To test the infectivity of generated pseudoviruses, we infected 293T-ACE2 cells with serial diluted amounts (25, 12.5, 6.25ng of p24) of SP-PVs or SPΔC-PVs for 3 hrs. The Gluc activities or Gagp24 of supernatants from infected cells were measured at 24h, 48h or 72h post infection. The results showed that both SP-PVs and SPΔC-PVs infected 293T-ACE2 cells and induced an increase of Gluc activity in the supernatants in a dose dependent manner (Fig 1D, left panel). As expected, the infectivity of SPΔC-PVs was significantly higher than that of SP-PVs. The infection of pseudoviruses in 293TACE2 cells was further confirmed by detection of the HIVp24 levels in the supernatants of infected cells through ELISA assay (Fig 1D, right panel).
To test whether the infection is ACE2-dependent, we infected various cell lines, including HEK293T, 293TACE2 and VeroE6 with SP-PVs and SPΔC-PVs, respectively. The results showed that these pseudoviruses was able to efficiently infect 293TACE2 cells, has lower level of infection in VeroE6 cells, but could not infect HEK293T (Fig 2A). In parallel, we detected high level expression of the SARS-CoV-2 receptor ACE2 in 293TACE2 cells (Fig 2B).
A) 293TACE2, 293T, and Vero-E6 cells were infected by equal amounts of SARS-CoV-2SP- or SARS-CoV-2SPΔC-pseudotyped viruses (PVs), or mock-infected (MOCK). At 48 hrs pi, the Gluc activity in supernatants was measured. B) The expression of SARS-CoV-2SP receptor, ACE2 in 293T and 293TACE2 cells detected by WB with anti-ACE2 antibodies. C) Detection of SARS-CoV-2 SPΔC, SPΔCG614 and HIV p24 protein expressions in transfected 293T cells and viral particles by WB with corresponding antibodies. D) Infectivity comparison of SPΔC D614-PVs and SPΔCG614-PVs in 293TACE2 cells. Equal amounts of SPΔCD614-PVs and SPΔCG614-PVs virions (adjusted by p24 level) were used to infect 293TACE2 cells. At different days post-infection (pi), Gluc activity in supernatants was measured. The results are the mean ±SD of duplicate samples, and the data are representative of results obtained in two independent experiments. E) The SPΔCG614-GFP+PVs were produced from 293T cells and used to infect 293TACE2 cells in 96-well plate After 48 hrs pi, GFP-positive cells (per well) were counted and photographed by fluorescence microscope (on the top of the panel). Statistical significance was determined using unpaired t-test, and significant p values are represented with asterisks, *≤0.05, **≤0.01.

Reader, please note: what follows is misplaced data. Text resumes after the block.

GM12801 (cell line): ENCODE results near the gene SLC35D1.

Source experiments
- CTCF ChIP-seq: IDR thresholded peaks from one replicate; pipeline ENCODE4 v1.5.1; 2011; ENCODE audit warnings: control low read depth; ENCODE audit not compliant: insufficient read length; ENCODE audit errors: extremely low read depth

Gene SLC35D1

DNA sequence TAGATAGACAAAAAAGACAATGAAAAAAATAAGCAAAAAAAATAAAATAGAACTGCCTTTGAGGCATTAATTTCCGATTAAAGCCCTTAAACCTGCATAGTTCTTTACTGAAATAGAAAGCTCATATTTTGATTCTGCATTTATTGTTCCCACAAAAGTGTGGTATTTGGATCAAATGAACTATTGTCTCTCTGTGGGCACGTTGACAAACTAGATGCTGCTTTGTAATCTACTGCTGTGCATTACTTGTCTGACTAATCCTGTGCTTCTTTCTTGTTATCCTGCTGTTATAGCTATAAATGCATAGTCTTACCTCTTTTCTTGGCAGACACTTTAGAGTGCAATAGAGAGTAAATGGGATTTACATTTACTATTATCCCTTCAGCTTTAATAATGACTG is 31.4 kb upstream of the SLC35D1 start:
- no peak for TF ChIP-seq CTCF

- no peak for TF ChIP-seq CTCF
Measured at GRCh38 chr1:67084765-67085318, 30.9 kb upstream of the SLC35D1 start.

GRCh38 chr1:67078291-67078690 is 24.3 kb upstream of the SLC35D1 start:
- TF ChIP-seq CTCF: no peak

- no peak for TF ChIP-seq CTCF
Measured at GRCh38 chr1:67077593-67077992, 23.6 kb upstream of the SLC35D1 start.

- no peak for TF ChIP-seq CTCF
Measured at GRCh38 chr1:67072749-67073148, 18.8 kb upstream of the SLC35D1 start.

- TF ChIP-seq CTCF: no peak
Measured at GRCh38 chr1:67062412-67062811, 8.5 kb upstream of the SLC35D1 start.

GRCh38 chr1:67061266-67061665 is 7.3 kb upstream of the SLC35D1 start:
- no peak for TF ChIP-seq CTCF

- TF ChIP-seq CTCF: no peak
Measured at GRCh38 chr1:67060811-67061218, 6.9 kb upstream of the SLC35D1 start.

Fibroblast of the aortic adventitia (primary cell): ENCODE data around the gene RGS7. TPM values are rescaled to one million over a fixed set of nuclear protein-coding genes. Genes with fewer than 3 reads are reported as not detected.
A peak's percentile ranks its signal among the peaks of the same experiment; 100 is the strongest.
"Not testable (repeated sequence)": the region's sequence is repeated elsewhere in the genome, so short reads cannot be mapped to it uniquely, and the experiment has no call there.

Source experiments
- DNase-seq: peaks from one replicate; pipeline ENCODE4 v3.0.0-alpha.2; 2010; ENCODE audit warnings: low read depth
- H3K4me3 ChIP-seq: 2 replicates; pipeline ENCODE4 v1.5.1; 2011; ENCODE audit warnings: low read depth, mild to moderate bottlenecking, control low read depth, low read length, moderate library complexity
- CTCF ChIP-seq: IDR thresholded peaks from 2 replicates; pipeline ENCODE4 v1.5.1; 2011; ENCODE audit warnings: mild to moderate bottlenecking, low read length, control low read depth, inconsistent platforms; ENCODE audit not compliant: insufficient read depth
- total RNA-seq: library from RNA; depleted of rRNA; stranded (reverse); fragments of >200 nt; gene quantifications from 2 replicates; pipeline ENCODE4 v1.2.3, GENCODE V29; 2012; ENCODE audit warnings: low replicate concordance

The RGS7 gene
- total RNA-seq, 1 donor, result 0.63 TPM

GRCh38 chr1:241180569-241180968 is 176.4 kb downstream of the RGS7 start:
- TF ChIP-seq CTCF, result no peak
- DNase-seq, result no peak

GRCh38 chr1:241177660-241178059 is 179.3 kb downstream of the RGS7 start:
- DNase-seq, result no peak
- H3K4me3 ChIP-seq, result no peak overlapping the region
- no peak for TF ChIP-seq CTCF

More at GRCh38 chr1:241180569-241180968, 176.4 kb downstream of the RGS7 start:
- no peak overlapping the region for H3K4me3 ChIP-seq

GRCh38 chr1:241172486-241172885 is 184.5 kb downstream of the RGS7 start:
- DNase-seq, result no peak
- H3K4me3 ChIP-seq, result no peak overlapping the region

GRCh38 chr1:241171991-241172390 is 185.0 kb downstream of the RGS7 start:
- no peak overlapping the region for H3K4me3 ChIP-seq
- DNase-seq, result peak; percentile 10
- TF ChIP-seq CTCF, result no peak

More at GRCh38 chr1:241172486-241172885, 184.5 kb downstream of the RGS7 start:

SARS-CoV-2 SP G416 variant exhibited more efficient virus entry
Recent sequence analyses revealed a SP mutation, Aspartic acid (D) changed to Glycine (G) at aa position 614, was found in high frequency (65% to 70%) in April to May of 2020, indicating a transmission advantage to D614 . In this study, we have also generated constructs to express SCoV-2-SPΔCG614 (Fig 1A(c)) and compared its virus entry ability with SCoV-2-SPΔC (SPΔCD614). Our results showed that SCoV-2-SPΔCG614 was incorporated into viruses similar to SCoV-2-SPΔCD614 (Fig 2C, compare lane 5 to lane 4), however, the SARS-CoV2-SPΔCG614-pseudotyped viral particles (SPΔCG614-PVs) mediated approximately 3-fold higher infection than that of SPΔCD614-PVs (Fig 2D), suggesting that the SPG614 mutation increases SP-mediated viral entry.
In addition, we have generated a GFP+ SARS-CoV-2-SP-mediated virus entry system by co-transfecting SARS-CoV-2 SPΔCG614, a lentiviral vector that expressing GFP, and the pCMVΔR8.2 in HEK293T cells and produced SPΔCG614-PVs expressing GFP (GFP+ SPΔCG614-PVs). After 293TACE2 cells were infected with GFP+ SPΔCG614-PVs, the GFP positive 293TACE2 cells were clearly detected under fluorescent microscopy (Fig 2E). All of data indicates that both Gluc+, GFP-expressed SARS-CoV-2-SP-pseudotyped virus infection systems can be very sensitive system for studying the functions of SARS-CoV-2-SP variants.